gg-tools is a set of CLI (command line interface) tools to control GoGrid cloud. It also provides a Python module with the interface to the GoGrid API. It has no additional dependencies but Python itself and should work with both CPython and Jython.
Version 0.2.0 released! Changes:
Latest release: 0.2.0
After you've downloaded and upacked gg-tools, just go into its directory and execute:
sudo python setup.py install
It will install both CLI tools and Python module onto your system.
All you need to do is to obtain your API key and password and put them in a file ~/.ggrc in a format:
[default] apikey: your_api_key secret: your_secret
In order to get a list of available images use gg-images-list tool. It doesn't require you to specify any arguments and is just as simple as that:
image rhel51_64_lamp (id = 21) image rhel51_64_mysql (id = 22) image rhel51_64_postgresql (id = 23) image centos51_64_apache (id = 24) image centos51_64_php (id = 25) image centos51_64_lamp (id = 26)
By example of the first line: here rhel51_64_lamp is a name of the image and 21 is its numeric id. In all gg tools if you need specify some image, you can use both id or name, so remember id or a name of the image you're interested it.
To create a server you can use gg-server-add tool. It accepts the following arguments:
As you've created your server, you'd most certainly like to log into it. :-) You can use gg-password tool to list passwords for your servers. Typical output would look this way:
id username password server 31830 root foobar1 192.168.0.1 31831 root barfoor1 192.168.0.2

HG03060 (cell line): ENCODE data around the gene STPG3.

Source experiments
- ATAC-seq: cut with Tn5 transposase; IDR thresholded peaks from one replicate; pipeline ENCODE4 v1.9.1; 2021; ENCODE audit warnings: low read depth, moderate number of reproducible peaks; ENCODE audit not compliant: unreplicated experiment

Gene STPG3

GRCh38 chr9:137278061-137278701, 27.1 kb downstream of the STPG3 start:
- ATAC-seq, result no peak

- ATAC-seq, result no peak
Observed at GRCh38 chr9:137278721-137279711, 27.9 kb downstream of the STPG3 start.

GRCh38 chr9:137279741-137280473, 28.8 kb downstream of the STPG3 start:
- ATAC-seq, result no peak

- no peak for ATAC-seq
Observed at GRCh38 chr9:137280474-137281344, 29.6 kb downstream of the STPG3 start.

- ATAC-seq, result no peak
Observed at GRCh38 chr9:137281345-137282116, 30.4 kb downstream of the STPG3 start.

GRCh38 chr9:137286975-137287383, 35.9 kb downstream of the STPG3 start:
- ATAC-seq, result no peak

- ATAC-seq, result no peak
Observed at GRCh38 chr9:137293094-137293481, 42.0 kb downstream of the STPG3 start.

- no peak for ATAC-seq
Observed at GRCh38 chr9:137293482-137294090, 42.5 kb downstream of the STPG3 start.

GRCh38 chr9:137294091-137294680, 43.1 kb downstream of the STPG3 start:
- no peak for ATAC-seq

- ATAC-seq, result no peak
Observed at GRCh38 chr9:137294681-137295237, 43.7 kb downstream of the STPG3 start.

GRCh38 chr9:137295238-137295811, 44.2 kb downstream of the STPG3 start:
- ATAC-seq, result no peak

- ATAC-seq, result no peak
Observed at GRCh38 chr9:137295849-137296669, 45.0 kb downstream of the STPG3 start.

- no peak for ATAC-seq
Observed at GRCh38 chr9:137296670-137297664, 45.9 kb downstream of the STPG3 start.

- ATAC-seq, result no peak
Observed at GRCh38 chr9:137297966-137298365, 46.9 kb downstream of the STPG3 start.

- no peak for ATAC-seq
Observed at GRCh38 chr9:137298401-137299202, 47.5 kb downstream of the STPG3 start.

A typical use would be like: gg-password | grep 192.168.0.1 so the grep tool leaves only server you're currently interested in.
gg-ip allows to obtain various information about IPs belonging to your account. Without specifying any arguments, gg-ip just print out all the IPs available. However, it supports various arguments which allow to perform some queries:
For example, if you want to list of all free (unassigned) public IPs, you should do:
gg-ip -t pu -s u
You can remove servers using gg-server-delete tool. You can remove it by id:
gg-server-delete -i 12345
Or you can remove it by name:
gg-server-delete -n myserv
And you can even remove a set of servers that match a regular expression:
gg-server-delete -rn 'foobar_*'
In regex mode, gg-server-delete asks confirmation before deleting servers to make sure you didn't make unexpected errors in regular expressions and don't removing something that doesn't need to be removed. However, you can pass -q key if it annoys you.
MyGSI allows to create custom server images. You can get more details on it here. The process of creating custom image with gg tools looks this way:
You need to create a new server which would serve as a basis for new image. You should use gg-server-add and pass all the arguments you usually pass to it and in addition pass -s argument which would make it a sandbox. Now, when you execute gg-server-list, each sandbox will be marked with > sign.
Once the server has provisioned, you can perform all the customizations you need. When done, execute /root/prep.py on the server and then on your own box execute:
gg-image-save -n my_new_image -s 12345 -d 'some cool image'
Where my_new_image is the name of your brand new image, 12345 is the id of the server you're using as a basis and -d is an optional switch for description of the image.
Now the new image should be available in gg-image-list and you can use it like any other usual image.
As of version 0.2.0 gg tools support having multiple config profiles. Section 'Configuration' describes how to create 'default' section. You can follow this pattern and add additional sections, like e.g. myacc2 and when you will need to switch to myacc2 you will pass -p myacc2 args to the gg tool you need to use. It should not be hard to guess that section 'default' is used by default.
Python module Documentation
Project's github page: http://github.com/novel/gg/tree/master